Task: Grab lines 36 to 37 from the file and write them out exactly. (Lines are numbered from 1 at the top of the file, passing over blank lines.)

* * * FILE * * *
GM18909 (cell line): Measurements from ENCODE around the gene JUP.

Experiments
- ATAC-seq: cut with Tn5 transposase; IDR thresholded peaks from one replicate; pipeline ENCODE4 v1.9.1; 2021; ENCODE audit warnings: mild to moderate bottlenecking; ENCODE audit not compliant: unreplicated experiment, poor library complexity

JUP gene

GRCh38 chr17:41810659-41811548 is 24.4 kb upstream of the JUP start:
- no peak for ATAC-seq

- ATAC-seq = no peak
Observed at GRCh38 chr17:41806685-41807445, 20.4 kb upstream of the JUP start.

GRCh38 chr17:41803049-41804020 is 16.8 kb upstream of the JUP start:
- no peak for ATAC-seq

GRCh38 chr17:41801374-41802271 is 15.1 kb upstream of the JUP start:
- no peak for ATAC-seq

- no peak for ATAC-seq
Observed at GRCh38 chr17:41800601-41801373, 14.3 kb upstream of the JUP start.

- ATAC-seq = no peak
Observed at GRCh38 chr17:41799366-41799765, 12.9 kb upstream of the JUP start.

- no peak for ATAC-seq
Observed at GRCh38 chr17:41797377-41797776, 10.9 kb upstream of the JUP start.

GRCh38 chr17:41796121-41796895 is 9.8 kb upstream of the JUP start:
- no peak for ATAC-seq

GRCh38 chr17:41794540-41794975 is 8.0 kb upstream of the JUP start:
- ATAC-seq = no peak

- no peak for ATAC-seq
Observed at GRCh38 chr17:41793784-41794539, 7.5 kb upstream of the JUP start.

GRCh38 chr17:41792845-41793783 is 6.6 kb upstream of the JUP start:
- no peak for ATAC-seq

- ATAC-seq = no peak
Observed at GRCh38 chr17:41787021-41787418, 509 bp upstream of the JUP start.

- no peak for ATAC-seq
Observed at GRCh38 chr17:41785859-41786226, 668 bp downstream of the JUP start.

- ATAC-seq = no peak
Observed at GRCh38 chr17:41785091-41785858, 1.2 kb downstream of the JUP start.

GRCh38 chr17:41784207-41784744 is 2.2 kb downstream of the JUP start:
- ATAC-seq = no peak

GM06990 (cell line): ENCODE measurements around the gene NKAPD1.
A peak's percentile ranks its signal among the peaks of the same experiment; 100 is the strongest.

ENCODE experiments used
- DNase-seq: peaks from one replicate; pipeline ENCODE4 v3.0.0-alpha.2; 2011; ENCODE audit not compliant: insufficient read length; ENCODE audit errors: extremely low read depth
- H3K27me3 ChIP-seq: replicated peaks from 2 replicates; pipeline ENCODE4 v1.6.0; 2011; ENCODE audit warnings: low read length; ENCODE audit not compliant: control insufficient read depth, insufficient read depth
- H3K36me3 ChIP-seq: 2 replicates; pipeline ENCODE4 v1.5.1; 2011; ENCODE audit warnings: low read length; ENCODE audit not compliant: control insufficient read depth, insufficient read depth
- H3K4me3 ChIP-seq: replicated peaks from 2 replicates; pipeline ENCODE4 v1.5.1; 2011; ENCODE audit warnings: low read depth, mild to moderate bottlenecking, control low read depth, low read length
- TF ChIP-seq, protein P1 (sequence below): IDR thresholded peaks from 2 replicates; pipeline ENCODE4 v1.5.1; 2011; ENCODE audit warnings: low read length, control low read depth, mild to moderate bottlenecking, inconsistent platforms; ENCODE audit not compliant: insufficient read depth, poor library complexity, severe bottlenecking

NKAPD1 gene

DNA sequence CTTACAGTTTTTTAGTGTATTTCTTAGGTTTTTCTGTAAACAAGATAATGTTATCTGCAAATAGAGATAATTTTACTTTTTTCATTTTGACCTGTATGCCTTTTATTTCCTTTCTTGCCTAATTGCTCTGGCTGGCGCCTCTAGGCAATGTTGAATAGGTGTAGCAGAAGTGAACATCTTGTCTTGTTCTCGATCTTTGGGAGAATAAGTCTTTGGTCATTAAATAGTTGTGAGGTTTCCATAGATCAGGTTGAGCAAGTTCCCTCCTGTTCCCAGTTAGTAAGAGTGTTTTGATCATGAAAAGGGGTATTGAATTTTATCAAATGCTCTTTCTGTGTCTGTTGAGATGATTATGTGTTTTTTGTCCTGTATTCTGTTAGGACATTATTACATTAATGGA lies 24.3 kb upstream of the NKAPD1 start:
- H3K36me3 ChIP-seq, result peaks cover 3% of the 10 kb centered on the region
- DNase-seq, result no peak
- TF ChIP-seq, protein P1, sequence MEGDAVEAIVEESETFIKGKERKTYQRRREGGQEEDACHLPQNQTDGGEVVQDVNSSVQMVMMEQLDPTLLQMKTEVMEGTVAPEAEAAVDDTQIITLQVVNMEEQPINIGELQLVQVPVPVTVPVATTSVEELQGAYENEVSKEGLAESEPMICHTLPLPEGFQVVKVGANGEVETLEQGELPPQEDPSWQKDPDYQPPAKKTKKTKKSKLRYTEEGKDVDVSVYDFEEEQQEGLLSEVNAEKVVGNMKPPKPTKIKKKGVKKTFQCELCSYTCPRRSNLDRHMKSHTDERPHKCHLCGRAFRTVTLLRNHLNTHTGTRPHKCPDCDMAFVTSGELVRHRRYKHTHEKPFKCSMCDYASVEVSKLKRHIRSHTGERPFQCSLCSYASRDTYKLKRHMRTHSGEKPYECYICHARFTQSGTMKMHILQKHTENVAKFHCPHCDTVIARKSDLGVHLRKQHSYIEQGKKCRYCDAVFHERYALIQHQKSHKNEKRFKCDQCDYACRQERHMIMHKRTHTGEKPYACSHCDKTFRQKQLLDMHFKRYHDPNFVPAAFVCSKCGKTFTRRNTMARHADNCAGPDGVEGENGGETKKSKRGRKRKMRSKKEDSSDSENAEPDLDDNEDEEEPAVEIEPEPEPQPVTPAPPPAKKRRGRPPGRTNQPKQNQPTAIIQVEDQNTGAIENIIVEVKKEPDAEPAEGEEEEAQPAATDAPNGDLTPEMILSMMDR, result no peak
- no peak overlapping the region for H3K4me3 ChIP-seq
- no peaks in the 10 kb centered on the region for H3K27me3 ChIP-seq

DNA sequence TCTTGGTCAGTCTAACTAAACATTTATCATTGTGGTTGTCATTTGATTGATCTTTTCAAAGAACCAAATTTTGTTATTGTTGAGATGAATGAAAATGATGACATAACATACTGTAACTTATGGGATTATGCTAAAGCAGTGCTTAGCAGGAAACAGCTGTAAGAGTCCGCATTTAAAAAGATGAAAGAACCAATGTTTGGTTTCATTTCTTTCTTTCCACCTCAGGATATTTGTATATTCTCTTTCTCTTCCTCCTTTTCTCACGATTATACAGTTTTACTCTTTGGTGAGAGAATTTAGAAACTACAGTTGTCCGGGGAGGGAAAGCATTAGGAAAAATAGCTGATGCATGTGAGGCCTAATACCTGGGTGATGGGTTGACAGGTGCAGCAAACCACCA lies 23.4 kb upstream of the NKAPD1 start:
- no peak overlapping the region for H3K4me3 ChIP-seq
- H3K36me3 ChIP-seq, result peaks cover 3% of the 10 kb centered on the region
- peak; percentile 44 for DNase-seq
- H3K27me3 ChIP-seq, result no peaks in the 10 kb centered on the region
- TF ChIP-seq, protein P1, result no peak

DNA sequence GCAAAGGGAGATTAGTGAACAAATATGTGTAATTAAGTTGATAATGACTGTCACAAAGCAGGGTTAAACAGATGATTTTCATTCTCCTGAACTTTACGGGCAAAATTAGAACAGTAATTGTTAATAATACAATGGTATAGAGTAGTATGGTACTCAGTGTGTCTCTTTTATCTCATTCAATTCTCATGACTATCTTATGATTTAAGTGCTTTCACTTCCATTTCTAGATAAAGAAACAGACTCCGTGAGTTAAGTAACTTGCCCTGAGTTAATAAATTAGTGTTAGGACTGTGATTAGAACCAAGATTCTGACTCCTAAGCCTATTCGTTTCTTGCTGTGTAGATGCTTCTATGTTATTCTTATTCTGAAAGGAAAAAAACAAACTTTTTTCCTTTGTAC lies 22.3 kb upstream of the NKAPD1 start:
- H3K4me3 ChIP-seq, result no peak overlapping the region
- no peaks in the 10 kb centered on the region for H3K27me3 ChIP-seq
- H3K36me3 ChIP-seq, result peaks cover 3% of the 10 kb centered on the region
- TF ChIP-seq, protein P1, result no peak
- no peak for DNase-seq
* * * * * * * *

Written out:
A peak's percentile ranks its signal among the peaks of the same experiment; 100 is the strongest.

ENCODE experiments used